“The KIDS COUNT Data Book is an annual publication that assesses child well-being nationally and across the 50 states, as well as the District of Columbia and Puerto Rico. Using an index of 16 indicators, the 2014 report ranks states on overall child well-being and in four domains: (1) economic well-being, (2) education, (3) health, and (4) family and community. For 2014, the three highest-ranked states for child well-being were Massachusetts, Vermont and Iowa; the three lowest-ranked were Nevada, New Mexico and Mississippi. The report also provides national trends, comparing the latest data with mid-decade statistics.”

Read the report, which includes trends in child well-being since 1990: http://bit.ly/1we4guD

Special needs factsheets for educators

Monday, September 8th, 2014

KidsHealth.org has fact sheets on health conditions that can affect learning. Designed for K-12 educators, each fact sheet provides an overview of the condition and how it can affect a child or adolescent’s time at school. The fact sheets also provide tips for teachers and other school personnel can be supportive of students dealing with conditions such as ADHD, asthma, diabetes, cutting, visual impairments and inflammatory bowel disease.

Access fact sheets: http://bit.ly/1CJdZ0v

Funding Opportunity: Healthy Tomorrows Partnership for Children

Thursday, September 4th, 2014

Maternal and Child Health – Grants to support community-based child health projects that improve the health status of mothers, infants, children, and adolescents by increasing their access to health services.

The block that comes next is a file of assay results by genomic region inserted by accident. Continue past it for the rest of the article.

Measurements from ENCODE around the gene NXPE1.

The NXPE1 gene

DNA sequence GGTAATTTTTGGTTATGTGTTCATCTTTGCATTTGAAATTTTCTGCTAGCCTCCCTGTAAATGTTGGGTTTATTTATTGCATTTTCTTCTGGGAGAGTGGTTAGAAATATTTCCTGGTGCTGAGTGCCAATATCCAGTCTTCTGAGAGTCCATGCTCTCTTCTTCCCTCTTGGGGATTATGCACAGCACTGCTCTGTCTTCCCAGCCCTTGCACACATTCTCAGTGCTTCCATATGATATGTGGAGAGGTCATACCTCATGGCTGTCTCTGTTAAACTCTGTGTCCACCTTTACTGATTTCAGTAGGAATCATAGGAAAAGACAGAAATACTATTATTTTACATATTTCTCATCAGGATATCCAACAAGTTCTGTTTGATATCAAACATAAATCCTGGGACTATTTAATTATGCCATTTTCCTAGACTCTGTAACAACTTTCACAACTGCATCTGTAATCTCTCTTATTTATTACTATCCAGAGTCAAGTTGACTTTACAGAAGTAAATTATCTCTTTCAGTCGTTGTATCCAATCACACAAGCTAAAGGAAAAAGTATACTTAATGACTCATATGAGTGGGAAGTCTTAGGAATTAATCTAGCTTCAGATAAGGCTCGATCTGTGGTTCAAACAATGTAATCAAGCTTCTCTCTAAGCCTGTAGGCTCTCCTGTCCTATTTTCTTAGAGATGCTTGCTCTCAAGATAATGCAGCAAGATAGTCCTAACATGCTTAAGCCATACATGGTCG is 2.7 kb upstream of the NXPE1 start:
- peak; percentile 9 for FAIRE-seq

Geographic coverage: Nationwide

Deadline: October 14, 2014

More information and to apply: http://bit.ly/Yfls7Q

Upcoming Webinar: The Way Forward—Integrating the Voice of Suicide Attempt Survivors Into the Suicide Prevention Discussion

Thursday, September 4th, 2014

Tuesday, September 9, 2014 | 2 p.m.–3 p.m. Eastern Time

Aimed at the broader suicide prevention community, this webinar will provide a brief overview of the Action Alliance’s Suicide Attempt Survivor Task Force document, “The Way Forward, Pathways to Hope, Recovery, and Wellness With Insights from Lived Expertise.”

The overview will highlight the paper’s core values for supporting suicide attempt survivors with an emphasis on how these values can be supported in broader settings (policies, programs, practices). The presentation will note how “The Way Forward” provides explicit recommendations, based on evidence-based practices, incorporating personal lived experience of recovery and resilience.

Learn more about and register at: http://bit.ly/1uClPU0